BAGHDAD, Iraq—Two U.S. soldiers were killed and three were wounded late Thursday when they were ambushed in a Baghdad slum where a suicide car bombing hours earlier at a police station had killed at least eight people and wounded more than 30.
A military spokesman said the soldiers were killed during a 15-minute gun battle after being lured from their vehicles by a request for humanitarian assistance around 8 p.m. Thursday in Sadr City, a Baghdad slum populated mostly by poor Shiite Muslims.
But numerous residents who say they witnessed the shootout said it took place during what appeared to be an attempted raid on the offices of Muqtada al Sadr, a radical young cleric who has called on his followers to resist occupation troops and the U.S.-backed Iraqi Governing Council.
Lt. Col. George Krivo, a coalition military spokesman, disputed that version of events.
"A group of people met with U.S. forces and said, `Please come in. We need to show you something important,' " Krivo said.
Three Iraqis were killed and eight were wounded in the battle, said Sheik Akil al Timymi, a cleric. On Friday, residents were erecting a large tent for funeral services.
The incident was the latest in a week of sporadic clashes between American soldiers and Sadr's followers. It underscores a rising militancy among some Shiite elements that, if left unchecked, could seriously undermine security and reconstruction efforts in Iraq.
Shiites, who make up about 60 percent of Iraq's 24 million people, generally welcomed the U.S.-British invasion, having suffered years of repression and persecution under deposed dictator Saddam Hussein's mostly Sunni Muslim regime. They enjoy new political and religious freedoms, and they make up a majority on the Governing Council. At the same time, a serious power struggle appears to be under way between Shiite factions who favor an Islamic state and those who want a more secular form of government.
Senior coalition officials dismiss the confrontations with Sadr's followers as a brazen bid by the cleric for power. Sadr, who many Iraqis believe favors a theocracy similar to neighboring Iran's, doesn't represent the majority of Shiites, but has a significant following in Baghdad.
The gun battle involved a squad of nine to 12 soldiers from the Army's 2nd Armored Cavalry Regiment, Krivo said. Once the soldiers left their Humvees, they were attacked by a mob that fired on them with AK-47 rifles, rocket-propelled grenades and improvised bombs, Krivo said. A reaction force of tanks and other armored vehicles arrived quickly and rescued the soldiers in an operation that lasted about two hours.
Ahmed Hadi, 29, said he was at a soda shop across the street when three Humvees arrived outside Sadr's offices. A rumor began to spread that the soldiers had come to arrest Sheik Quyss al Khazali, a top Sadr lieutenant. Armed men arrived amid the confusion, and after an American soldier fired warning shots, a gun battle ensued.
Hadi said he ran, but was hit by a bullet in the lower abdomen.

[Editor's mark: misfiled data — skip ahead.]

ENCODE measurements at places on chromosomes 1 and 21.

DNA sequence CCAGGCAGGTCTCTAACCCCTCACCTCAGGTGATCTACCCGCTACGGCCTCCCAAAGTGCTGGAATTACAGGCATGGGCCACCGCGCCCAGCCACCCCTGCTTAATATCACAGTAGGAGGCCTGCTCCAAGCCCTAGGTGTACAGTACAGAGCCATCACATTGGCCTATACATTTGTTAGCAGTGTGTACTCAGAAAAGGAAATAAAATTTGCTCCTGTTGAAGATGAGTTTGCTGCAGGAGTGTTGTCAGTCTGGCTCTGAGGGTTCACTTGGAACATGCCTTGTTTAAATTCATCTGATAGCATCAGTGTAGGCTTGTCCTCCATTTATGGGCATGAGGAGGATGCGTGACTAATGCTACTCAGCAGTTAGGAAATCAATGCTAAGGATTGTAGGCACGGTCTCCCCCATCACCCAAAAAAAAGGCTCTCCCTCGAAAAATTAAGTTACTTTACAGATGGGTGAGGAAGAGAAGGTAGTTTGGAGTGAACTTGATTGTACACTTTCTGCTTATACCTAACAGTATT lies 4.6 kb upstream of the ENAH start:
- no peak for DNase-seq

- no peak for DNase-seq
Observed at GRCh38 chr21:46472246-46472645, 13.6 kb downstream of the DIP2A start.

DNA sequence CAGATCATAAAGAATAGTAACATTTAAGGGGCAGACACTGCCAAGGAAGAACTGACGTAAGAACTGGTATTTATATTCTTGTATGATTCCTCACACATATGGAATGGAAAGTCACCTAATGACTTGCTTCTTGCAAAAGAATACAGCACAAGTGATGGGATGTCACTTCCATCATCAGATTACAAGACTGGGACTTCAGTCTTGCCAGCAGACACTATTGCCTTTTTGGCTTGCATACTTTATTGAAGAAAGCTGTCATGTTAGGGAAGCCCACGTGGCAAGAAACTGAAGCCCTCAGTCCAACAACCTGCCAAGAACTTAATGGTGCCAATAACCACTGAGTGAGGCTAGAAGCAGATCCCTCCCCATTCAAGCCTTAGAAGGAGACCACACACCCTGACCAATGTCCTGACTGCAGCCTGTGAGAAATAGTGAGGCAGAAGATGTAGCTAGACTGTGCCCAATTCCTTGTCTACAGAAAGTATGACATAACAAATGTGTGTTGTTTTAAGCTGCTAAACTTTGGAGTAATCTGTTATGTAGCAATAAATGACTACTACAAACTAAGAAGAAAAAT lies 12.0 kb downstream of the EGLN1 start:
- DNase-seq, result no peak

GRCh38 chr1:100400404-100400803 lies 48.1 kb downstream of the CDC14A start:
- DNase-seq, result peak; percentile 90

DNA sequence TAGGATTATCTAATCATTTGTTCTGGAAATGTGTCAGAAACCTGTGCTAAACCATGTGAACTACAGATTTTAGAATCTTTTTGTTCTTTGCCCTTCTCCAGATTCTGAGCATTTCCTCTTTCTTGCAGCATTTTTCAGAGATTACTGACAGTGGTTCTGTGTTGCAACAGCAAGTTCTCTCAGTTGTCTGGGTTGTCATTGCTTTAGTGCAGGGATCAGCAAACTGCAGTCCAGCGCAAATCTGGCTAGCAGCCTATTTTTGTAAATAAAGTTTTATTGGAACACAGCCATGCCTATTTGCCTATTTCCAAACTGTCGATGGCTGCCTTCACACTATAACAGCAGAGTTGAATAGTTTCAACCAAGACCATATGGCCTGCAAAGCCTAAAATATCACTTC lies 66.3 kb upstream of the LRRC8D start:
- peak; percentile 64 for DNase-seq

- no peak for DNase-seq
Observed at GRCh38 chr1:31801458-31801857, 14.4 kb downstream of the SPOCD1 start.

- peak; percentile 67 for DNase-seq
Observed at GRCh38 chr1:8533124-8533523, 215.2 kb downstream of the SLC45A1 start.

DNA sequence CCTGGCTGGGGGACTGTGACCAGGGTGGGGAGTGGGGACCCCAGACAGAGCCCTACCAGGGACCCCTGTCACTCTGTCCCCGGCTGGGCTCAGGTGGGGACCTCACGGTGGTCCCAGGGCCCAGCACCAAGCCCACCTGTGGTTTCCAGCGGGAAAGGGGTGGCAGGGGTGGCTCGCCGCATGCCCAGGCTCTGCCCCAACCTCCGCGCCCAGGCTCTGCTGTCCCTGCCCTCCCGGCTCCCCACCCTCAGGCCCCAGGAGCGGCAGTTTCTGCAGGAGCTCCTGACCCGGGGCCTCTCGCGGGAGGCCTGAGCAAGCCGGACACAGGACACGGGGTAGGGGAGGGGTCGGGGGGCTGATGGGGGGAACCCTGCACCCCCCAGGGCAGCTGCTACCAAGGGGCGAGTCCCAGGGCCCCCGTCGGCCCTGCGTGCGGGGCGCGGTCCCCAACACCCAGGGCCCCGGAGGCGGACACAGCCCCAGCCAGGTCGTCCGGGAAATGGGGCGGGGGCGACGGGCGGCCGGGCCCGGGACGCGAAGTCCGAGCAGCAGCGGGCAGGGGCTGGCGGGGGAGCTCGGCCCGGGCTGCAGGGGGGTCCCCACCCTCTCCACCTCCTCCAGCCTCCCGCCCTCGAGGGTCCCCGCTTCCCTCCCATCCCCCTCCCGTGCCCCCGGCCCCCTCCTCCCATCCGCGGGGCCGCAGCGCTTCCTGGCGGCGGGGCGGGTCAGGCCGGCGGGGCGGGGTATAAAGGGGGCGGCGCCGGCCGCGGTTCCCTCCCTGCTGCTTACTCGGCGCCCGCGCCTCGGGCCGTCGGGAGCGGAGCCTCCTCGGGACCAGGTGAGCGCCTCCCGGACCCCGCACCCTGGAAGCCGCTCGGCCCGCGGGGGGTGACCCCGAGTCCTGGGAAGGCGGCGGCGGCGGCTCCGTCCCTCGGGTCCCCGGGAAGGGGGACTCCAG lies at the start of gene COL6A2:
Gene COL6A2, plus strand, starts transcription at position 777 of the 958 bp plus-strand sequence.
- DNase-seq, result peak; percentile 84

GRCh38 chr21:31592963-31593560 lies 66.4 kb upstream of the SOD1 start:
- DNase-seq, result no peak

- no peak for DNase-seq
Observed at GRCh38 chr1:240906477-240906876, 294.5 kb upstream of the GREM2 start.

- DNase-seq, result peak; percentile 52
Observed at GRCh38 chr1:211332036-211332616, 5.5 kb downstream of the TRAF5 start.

Residents of the neighborhood where the ambush occurred say it used to be one of the safest in Baghdad for U.S. soldiers. But that good will was seriously damaged two months ago when American helicopter crewmen tried to tear down a religious banner from a telecommunications tower and a shootout ensued. Relations between the Americans and Iraqi Shiites further were damaged in August when a massive car bomb outside a holy shrine in Najaf, 90 miles south of Baghdad, killed Ayatollah Mohammad Baqir al Hakim, a leading Shiite cleric, and 78 other people.
Tensions in Baghdad between U.S. soldiers and Sadr's followers have been particularly high since the arrest earlier this week of Sheik Moayed al Khazraji, a Sadr ally whom U.S. forces accuse of hoarding weapons in his mosque. Since Hakim's assassination, Shiite militiamen have patrolled around some Shiite mosques in Baghdad and other cities, a violation of coalition policy banning armed militias. Coalition soldiers have disarmed some groups in Najaf, but the problem was allowed to fester in Baghdad, and in recent weeks it's been clear that a larger confrontation was coming.
More than 5,000 Shiites marched on coalition headquarters Wednesday threatening violence against coalition forces if Khazraji weren't released. A senior military official, speaking on condition of anonymity, said Khazraji remained in custody while the allegations against him were investigated. High-level discussions are under way between Shiite leaders and coalition officials.
The bombing of the police station in Sadr City further enraged residents. By late Thursday afternoon, armed men were patrolling the streets. Many blamed American soldiers for the bombing.
Timymi said clerics had warned U.S. soldiers to stay out of the area.
"You know, the American forces are trying to tease people, and they make the conditions hopeless here," Timymi said. "So when they surrounded this office, this was something unacceptable to the people."
Timymi said the only way U.S. troops could avoid similar incidents was to let the people of Sadr City control their own affairs.
"We asked them to leave and never return to our city, but they didn't hear that," he said.
Coalition officials say patrols in the area will continue.
(c) 2003, Knight Ridder/Tribune Information Services.
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